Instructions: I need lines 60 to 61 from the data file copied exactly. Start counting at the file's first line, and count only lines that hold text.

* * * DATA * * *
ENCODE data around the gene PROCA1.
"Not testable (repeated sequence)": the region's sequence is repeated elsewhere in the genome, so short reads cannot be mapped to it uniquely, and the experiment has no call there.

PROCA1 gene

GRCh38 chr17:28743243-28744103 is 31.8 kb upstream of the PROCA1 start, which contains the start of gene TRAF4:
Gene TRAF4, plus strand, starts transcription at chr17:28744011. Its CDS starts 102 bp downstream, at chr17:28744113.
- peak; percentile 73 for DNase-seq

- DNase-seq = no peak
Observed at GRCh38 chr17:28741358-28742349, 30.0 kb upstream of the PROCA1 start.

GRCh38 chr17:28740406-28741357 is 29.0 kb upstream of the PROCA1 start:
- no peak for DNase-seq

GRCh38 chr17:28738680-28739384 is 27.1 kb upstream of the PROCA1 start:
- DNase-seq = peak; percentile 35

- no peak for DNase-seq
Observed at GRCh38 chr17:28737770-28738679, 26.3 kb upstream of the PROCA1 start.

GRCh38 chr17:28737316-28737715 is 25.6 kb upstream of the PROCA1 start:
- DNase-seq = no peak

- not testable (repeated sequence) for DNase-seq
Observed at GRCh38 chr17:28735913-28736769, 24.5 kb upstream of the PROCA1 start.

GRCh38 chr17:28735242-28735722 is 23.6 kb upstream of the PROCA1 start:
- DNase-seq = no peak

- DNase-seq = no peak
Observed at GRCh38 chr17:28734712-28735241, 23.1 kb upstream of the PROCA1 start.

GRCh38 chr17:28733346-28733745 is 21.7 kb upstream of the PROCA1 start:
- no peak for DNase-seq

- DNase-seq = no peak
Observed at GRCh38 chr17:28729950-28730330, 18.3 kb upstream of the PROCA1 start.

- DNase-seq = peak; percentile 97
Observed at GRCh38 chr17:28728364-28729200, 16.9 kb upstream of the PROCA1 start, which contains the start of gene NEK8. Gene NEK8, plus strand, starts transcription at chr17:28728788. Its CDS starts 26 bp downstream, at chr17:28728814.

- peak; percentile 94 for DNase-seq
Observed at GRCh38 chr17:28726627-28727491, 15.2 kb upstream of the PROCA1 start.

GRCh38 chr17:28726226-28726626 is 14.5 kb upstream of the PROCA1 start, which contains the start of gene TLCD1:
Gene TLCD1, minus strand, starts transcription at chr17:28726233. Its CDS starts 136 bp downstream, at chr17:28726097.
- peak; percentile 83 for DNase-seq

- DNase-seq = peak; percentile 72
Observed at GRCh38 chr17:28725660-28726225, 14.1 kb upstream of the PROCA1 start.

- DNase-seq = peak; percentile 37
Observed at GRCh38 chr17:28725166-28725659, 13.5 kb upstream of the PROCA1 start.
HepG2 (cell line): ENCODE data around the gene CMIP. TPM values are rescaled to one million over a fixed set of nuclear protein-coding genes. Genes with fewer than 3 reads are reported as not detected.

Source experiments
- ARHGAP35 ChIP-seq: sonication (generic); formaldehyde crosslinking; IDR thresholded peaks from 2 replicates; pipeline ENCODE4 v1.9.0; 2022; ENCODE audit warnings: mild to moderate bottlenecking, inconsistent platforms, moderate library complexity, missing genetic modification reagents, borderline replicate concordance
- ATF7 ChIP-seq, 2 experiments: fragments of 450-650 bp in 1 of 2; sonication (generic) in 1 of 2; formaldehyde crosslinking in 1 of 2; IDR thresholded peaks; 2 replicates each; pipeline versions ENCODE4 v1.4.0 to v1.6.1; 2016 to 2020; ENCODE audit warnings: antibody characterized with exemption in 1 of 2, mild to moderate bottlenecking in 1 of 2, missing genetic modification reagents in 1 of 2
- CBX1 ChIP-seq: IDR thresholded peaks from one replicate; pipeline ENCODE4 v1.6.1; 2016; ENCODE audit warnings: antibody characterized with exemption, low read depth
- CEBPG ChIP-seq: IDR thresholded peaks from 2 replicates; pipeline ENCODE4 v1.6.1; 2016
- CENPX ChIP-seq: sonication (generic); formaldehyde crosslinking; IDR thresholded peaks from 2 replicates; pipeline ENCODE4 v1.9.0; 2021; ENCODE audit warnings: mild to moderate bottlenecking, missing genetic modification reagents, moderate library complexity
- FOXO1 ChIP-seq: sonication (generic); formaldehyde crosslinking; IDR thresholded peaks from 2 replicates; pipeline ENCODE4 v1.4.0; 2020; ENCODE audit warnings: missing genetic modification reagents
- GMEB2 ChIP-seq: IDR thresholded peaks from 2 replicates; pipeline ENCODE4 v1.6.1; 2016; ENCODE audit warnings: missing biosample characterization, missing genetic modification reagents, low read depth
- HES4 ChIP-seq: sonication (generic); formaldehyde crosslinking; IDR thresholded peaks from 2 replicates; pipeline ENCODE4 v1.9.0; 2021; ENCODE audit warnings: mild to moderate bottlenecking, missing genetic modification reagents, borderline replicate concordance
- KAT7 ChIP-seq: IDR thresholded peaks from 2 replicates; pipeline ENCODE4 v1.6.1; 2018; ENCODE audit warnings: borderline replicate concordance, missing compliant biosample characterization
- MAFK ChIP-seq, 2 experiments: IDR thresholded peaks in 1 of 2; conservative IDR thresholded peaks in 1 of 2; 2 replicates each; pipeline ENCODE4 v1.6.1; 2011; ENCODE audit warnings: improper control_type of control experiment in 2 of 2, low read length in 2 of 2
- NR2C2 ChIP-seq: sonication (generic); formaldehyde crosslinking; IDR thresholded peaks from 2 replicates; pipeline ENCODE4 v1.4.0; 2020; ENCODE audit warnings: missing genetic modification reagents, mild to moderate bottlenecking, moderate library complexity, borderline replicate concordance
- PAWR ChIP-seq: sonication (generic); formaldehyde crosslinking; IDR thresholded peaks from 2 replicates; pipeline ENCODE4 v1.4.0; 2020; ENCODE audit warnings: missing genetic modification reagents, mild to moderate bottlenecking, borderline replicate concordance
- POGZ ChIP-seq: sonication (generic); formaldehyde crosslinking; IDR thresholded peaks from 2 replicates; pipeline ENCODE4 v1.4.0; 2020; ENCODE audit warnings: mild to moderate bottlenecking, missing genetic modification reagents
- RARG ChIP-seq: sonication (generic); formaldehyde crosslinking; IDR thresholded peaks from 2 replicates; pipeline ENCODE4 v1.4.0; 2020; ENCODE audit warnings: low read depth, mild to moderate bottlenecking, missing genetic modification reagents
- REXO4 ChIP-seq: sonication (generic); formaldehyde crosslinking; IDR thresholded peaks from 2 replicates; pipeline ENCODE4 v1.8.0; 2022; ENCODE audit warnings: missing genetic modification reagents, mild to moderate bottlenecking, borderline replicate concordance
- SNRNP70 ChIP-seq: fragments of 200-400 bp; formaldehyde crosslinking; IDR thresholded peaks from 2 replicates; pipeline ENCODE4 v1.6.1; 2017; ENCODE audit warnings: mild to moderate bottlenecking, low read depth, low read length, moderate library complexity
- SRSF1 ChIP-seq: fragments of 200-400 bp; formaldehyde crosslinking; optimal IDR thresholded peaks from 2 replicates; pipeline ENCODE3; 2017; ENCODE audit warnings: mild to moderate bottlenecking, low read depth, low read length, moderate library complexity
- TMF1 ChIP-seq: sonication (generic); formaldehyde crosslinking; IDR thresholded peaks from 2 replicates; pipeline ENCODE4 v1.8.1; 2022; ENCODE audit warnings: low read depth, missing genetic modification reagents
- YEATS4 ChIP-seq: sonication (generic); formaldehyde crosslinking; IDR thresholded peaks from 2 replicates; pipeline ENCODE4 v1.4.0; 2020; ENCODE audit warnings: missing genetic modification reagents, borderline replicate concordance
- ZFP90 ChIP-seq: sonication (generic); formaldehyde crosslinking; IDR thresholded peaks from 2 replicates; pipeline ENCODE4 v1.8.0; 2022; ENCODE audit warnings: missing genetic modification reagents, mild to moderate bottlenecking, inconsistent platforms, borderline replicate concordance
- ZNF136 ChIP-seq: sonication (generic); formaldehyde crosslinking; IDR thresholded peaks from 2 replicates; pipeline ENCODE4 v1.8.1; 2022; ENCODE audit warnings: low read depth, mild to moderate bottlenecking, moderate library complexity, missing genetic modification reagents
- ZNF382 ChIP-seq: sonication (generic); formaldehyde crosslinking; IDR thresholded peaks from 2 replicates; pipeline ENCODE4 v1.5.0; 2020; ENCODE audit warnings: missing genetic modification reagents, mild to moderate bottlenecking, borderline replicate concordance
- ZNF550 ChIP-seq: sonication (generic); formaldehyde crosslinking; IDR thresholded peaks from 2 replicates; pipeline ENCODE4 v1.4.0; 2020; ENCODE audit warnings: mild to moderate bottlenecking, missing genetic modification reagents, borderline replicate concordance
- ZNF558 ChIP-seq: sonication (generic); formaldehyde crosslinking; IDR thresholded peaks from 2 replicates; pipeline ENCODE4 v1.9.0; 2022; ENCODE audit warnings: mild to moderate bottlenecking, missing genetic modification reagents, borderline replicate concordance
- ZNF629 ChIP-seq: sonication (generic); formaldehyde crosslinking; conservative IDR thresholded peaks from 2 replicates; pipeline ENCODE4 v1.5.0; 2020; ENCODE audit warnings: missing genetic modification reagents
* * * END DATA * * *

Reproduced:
- ZNF136 ChIP-seq: sonication (generic); formaldehyde crosslinking; IDR thresholded peaks from 2 replicates; pipeline ENCODE4 v1.8.1; 2022; ENCODE audit warnings: low read depth, mild to moderate bottlenecking, moderate library complexity, missing genetic modification reagents
- ZNF382 ChIP-seq: sonication (generic); formaldehyde crosslinking; IDR thresholded peaks from 2 replicates; pipeline ENCODE4 v1.5.0; 2020; ENCODE audit warnings: missing genetic modification reagents, mild to moderate bottlenecking, borderline replicate concordance